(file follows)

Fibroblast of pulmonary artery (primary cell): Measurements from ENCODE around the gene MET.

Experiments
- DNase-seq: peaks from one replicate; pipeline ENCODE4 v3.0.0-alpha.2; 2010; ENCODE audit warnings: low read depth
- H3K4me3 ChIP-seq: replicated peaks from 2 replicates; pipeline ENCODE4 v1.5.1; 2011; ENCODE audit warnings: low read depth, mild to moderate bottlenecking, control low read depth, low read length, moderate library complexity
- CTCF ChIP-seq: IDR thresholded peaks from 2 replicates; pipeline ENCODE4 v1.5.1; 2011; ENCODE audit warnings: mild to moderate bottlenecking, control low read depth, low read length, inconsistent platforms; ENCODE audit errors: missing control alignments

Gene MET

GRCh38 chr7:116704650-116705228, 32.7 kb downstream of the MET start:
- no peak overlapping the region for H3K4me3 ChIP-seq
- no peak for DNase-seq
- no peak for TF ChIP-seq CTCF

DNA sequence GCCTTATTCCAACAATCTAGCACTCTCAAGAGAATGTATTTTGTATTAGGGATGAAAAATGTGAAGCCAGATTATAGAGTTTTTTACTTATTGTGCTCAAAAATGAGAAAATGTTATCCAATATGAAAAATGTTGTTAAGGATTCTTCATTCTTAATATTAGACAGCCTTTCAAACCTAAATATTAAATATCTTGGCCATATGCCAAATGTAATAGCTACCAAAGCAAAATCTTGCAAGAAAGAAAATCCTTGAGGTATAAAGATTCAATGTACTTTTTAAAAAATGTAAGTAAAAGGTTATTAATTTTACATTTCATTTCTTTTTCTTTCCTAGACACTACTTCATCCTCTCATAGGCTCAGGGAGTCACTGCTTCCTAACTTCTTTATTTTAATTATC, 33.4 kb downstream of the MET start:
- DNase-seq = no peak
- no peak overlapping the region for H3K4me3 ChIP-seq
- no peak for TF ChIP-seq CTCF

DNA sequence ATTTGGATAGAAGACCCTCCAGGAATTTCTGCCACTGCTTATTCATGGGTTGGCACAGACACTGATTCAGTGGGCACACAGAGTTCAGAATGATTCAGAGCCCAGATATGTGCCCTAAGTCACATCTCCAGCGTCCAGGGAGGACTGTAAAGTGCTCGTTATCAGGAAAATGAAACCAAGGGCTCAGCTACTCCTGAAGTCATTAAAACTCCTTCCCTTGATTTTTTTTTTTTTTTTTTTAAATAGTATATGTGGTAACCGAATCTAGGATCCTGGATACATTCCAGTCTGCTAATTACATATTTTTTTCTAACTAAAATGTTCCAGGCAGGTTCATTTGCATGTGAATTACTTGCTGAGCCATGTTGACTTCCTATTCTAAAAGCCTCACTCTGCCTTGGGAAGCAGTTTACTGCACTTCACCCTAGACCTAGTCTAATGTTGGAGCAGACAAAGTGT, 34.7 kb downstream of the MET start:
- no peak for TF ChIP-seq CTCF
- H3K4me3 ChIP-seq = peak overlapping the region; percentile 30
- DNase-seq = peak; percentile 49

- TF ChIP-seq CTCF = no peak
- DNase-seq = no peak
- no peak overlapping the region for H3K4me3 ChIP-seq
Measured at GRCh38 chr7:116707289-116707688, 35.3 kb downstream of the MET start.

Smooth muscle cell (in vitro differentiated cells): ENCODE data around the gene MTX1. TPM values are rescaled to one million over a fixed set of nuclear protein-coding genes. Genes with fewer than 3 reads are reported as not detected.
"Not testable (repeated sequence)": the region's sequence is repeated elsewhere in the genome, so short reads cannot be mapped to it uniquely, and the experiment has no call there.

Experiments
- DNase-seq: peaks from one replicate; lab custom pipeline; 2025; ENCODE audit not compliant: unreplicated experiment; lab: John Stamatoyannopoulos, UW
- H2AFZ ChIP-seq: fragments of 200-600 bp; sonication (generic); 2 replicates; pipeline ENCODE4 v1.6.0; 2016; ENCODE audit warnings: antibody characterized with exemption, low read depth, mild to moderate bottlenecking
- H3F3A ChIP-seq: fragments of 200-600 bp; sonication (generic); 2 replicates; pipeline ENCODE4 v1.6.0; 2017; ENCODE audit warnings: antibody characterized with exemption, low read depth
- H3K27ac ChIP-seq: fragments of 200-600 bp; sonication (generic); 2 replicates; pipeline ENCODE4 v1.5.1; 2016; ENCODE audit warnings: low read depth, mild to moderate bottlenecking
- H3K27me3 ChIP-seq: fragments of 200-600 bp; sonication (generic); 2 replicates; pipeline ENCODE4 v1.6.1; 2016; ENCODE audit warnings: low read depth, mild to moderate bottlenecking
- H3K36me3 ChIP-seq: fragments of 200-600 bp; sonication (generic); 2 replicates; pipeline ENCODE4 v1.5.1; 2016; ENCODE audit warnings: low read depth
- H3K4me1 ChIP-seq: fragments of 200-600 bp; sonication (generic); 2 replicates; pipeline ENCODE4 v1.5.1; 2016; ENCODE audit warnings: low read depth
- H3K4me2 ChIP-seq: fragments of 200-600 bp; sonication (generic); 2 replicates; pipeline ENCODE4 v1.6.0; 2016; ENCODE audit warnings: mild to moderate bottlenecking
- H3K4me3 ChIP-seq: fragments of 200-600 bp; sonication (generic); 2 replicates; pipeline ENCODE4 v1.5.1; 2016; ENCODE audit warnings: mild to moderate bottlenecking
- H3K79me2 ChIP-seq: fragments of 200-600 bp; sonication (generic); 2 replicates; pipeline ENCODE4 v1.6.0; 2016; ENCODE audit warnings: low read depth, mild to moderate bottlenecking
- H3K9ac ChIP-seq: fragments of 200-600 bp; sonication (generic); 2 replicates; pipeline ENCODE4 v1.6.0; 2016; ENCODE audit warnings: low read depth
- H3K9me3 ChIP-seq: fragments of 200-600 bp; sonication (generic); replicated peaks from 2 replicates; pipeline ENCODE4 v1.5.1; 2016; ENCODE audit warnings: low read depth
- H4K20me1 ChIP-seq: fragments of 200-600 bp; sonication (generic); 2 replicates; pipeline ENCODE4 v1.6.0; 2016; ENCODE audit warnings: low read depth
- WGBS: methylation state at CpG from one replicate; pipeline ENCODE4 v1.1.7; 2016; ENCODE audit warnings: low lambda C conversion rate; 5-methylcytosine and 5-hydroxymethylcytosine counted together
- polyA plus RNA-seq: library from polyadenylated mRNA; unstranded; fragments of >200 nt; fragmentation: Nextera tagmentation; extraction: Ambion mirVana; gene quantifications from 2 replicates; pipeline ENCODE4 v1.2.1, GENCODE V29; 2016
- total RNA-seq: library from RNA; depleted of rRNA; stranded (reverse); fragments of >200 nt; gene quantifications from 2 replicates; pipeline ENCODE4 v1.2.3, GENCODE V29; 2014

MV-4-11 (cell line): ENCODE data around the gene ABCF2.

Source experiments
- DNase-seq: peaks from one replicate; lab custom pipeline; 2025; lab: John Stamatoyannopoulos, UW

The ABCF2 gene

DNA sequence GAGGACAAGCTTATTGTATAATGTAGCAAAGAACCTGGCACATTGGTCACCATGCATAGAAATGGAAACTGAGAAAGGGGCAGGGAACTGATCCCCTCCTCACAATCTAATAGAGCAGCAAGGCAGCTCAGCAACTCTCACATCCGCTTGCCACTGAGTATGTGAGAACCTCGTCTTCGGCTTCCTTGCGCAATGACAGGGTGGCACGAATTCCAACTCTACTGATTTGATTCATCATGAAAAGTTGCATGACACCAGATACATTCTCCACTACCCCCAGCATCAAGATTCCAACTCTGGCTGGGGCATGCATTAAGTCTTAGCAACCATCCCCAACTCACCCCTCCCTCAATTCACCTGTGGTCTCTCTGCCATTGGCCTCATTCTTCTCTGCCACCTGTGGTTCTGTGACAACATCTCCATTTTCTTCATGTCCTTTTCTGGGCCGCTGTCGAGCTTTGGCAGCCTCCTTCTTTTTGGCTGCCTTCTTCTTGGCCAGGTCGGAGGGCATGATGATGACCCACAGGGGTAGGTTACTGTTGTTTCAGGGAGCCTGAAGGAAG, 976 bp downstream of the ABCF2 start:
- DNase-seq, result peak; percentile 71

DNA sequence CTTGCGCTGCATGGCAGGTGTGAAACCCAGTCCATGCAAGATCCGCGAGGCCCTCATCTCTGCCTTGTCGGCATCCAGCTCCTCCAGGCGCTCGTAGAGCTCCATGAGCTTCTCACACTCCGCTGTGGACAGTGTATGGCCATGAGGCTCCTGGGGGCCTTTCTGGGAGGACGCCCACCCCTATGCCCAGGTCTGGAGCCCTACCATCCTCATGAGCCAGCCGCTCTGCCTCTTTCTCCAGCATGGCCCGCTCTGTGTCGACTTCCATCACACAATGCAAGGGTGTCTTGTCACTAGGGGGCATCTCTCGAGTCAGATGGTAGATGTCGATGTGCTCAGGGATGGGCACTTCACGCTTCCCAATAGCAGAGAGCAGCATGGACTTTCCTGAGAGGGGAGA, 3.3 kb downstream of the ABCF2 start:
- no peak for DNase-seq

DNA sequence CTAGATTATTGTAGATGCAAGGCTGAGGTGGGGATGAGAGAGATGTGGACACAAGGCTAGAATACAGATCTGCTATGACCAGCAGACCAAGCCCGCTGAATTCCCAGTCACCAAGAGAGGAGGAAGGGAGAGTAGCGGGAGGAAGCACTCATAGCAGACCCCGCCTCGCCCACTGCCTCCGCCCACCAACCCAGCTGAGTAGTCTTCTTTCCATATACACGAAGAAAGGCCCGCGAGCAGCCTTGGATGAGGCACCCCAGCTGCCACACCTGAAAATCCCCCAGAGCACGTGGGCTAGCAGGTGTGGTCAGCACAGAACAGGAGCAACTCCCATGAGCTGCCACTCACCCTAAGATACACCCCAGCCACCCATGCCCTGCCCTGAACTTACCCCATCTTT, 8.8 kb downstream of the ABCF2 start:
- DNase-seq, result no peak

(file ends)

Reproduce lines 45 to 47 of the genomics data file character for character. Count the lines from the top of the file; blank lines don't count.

The ABCF2 gene

DNA sequence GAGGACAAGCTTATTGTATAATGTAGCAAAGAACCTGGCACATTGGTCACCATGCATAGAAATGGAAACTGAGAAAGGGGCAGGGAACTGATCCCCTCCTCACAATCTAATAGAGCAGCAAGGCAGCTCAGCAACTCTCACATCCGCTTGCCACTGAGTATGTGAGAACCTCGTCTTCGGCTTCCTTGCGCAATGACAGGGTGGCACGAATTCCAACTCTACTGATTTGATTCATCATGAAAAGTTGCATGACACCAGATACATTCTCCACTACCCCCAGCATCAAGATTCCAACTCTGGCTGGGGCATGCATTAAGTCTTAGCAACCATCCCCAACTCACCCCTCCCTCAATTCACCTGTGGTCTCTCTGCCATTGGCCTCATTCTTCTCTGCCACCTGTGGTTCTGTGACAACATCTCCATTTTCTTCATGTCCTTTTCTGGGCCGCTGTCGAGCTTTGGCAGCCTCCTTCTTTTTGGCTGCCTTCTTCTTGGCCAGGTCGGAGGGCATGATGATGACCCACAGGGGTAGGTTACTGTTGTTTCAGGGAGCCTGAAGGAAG, 976 bp downstream of the ABCF2 start:
- DNase-seq, result peak; percentile 71